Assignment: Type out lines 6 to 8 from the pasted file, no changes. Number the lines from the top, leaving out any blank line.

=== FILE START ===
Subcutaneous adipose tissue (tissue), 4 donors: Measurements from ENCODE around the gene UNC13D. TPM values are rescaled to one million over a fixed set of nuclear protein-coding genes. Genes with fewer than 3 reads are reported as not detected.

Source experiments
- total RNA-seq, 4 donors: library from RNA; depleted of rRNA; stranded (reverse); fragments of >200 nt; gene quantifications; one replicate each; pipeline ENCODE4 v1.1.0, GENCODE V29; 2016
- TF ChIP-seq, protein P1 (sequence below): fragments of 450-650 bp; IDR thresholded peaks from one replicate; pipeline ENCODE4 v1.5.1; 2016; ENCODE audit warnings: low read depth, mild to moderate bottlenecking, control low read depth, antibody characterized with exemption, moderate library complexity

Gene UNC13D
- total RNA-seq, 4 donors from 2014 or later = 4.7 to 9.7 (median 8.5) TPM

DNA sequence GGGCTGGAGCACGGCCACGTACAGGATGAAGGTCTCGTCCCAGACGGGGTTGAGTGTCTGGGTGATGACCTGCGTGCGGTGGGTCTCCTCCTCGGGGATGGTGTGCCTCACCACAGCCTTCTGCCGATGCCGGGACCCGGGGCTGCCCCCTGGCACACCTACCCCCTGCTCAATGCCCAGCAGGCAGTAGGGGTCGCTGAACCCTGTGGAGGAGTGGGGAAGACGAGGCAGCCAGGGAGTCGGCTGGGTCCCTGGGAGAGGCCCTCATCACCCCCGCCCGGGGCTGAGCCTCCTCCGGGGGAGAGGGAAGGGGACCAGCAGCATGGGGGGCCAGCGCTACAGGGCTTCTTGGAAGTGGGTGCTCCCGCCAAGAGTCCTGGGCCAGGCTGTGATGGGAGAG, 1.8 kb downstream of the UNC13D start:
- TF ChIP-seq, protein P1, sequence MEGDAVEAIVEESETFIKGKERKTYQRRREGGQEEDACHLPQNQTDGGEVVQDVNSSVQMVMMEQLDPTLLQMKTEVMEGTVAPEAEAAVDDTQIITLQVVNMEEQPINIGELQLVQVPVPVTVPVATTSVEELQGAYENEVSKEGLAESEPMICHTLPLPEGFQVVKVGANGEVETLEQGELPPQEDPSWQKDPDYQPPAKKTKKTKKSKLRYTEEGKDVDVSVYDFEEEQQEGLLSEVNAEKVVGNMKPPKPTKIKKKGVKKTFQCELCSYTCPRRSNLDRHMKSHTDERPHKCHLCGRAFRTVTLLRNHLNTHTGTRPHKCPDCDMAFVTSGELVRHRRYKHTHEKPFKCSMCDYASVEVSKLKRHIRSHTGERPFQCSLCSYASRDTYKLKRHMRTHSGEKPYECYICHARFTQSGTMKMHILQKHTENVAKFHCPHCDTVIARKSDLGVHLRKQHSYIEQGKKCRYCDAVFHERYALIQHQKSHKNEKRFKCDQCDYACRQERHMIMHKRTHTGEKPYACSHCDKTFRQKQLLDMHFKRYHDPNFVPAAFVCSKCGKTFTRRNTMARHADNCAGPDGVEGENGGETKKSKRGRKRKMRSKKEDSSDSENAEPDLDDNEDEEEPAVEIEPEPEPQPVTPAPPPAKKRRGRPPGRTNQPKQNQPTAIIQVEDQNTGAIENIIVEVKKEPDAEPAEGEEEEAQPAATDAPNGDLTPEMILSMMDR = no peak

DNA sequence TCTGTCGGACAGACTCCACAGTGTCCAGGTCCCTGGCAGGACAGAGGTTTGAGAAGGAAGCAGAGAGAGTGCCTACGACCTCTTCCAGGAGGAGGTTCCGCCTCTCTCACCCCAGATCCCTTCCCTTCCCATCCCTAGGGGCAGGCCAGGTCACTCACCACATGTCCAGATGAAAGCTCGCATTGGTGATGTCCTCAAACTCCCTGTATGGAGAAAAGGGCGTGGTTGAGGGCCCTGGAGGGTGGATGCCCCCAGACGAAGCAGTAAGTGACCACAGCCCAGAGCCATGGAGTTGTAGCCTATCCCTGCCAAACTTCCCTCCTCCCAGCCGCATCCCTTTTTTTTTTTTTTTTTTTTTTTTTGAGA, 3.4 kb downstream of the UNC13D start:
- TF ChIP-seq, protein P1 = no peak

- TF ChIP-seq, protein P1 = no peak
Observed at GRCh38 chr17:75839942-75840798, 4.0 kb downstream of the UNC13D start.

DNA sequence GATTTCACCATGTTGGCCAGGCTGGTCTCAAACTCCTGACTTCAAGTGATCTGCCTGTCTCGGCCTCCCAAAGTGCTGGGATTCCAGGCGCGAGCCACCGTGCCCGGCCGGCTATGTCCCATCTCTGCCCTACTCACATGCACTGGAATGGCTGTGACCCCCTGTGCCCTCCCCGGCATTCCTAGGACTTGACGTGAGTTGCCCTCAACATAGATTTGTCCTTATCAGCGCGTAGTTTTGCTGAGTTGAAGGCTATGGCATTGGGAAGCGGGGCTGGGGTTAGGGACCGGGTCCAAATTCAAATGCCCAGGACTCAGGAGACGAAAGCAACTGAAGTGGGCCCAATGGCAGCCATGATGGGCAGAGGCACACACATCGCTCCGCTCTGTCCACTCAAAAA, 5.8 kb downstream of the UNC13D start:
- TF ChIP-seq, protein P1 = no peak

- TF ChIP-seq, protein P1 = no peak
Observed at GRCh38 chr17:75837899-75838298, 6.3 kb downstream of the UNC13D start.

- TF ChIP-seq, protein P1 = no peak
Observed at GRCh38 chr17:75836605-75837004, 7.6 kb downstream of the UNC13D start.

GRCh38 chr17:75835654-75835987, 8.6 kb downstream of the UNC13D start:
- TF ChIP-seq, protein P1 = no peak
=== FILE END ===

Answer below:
- total RNA-seq, 4 donors from 2014 or later = 4.7 to 9.7 (median 8.5) TPM

DNA sequence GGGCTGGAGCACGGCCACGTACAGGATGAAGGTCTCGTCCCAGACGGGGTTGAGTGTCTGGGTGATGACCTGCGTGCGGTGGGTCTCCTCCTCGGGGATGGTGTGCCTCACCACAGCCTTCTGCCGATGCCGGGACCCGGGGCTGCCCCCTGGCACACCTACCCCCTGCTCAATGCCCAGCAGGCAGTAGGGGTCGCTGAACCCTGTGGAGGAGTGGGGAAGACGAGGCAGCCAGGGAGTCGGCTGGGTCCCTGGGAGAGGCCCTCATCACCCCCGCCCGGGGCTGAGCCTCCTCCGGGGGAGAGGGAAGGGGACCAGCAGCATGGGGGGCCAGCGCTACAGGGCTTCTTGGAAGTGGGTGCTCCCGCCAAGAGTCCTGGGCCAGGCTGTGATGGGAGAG, 1.8 kb downstream of the UNC13D start:
- TF ChIP-seq, protein P1, sequence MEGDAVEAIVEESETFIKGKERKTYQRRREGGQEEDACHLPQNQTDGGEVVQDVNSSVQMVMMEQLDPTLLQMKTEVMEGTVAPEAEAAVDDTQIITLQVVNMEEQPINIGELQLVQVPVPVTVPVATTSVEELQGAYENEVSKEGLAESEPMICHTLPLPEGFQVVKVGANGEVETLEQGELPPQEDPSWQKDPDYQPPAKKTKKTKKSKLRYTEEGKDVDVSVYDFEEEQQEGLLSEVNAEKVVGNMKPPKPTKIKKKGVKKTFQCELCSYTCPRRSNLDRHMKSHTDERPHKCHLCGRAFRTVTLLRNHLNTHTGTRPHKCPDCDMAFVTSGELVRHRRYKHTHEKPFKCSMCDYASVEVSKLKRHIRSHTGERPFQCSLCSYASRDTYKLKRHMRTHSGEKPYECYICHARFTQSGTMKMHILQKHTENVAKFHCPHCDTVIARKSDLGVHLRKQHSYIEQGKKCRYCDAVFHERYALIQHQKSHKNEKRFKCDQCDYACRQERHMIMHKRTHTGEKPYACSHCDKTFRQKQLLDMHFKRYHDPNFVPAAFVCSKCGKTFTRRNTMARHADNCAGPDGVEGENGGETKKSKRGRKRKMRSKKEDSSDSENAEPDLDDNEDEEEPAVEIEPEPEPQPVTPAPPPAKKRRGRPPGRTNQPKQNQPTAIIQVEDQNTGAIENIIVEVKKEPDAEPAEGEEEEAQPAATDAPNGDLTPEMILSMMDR = no peak